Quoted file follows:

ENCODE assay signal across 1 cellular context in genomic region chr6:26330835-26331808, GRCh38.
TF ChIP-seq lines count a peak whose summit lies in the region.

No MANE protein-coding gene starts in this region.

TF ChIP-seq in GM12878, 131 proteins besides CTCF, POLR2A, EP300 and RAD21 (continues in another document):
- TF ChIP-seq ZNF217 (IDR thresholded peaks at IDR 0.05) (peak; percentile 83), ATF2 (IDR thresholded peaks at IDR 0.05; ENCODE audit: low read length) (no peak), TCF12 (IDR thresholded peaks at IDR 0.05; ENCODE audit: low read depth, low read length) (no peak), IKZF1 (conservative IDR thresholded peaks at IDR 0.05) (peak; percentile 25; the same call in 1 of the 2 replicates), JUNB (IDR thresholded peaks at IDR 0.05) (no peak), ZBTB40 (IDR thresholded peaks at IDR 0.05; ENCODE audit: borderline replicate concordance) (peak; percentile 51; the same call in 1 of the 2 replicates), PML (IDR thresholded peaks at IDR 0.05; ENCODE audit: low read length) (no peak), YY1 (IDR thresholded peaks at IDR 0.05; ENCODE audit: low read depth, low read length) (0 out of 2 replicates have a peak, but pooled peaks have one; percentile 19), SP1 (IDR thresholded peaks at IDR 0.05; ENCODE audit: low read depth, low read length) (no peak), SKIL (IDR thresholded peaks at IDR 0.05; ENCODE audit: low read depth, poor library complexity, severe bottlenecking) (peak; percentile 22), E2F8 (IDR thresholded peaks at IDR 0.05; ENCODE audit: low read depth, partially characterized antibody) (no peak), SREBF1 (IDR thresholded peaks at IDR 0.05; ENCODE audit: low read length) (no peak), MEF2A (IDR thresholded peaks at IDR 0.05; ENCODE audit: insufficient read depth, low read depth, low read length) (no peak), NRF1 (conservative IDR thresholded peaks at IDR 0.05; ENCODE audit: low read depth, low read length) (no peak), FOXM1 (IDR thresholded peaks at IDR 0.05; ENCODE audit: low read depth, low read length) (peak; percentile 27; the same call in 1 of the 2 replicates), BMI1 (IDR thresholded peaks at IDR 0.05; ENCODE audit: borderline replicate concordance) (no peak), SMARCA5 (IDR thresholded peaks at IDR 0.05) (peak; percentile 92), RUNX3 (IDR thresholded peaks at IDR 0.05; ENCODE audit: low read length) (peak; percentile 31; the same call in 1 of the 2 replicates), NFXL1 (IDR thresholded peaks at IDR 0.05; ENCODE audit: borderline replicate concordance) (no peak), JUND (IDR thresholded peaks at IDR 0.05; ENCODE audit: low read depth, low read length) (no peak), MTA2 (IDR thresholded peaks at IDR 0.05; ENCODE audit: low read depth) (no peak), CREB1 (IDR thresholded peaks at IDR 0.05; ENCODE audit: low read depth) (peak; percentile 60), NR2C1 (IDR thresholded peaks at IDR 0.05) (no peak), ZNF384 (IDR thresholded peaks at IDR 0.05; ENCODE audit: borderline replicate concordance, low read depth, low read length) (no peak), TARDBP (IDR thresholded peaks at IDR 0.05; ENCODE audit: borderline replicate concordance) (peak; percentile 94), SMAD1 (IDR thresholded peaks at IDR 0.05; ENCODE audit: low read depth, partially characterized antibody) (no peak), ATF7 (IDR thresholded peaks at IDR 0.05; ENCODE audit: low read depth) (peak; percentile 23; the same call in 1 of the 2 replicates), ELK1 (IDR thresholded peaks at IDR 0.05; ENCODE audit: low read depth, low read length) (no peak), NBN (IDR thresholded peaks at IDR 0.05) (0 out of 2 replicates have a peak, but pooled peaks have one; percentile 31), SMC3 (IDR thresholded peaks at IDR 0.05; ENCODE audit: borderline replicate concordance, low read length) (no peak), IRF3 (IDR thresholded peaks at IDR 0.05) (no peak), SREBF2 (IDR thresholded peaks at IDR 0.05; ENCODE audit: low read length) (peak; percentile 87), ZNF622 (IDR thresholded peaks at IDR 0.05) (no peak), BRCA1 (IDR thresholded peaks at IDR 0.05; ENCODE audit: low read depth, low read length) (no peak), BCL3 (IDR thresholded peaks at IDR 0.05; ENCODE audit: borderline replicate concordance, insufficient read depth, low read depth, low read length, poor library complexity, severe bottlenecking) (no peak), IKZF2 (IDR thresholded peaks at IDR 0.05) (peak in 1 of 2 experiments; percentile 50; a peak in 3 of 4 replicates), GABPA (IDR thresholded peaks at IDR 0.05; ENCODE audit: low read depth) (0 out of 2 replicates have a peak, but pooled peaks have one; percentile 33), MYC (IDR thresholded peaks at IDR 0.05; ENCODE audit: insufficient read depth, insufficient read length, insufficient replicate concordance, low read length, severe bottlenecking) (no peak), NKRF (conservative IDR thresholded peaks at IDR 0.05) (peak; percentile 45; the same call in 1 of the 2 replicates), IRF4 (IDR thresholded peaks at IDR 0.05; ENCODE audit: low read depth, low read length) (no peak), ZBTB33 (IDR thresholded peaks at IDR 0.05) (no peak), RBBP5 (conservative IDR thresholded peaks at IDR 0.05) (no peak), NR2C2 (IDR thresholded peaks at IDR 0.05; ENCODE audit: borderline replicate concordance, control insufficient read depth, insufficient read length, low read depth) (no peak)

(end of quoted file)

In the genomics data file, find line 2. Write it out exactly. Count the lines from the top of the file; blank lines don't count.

TF ChIP-seq lines count a peak whose summit lies in the region.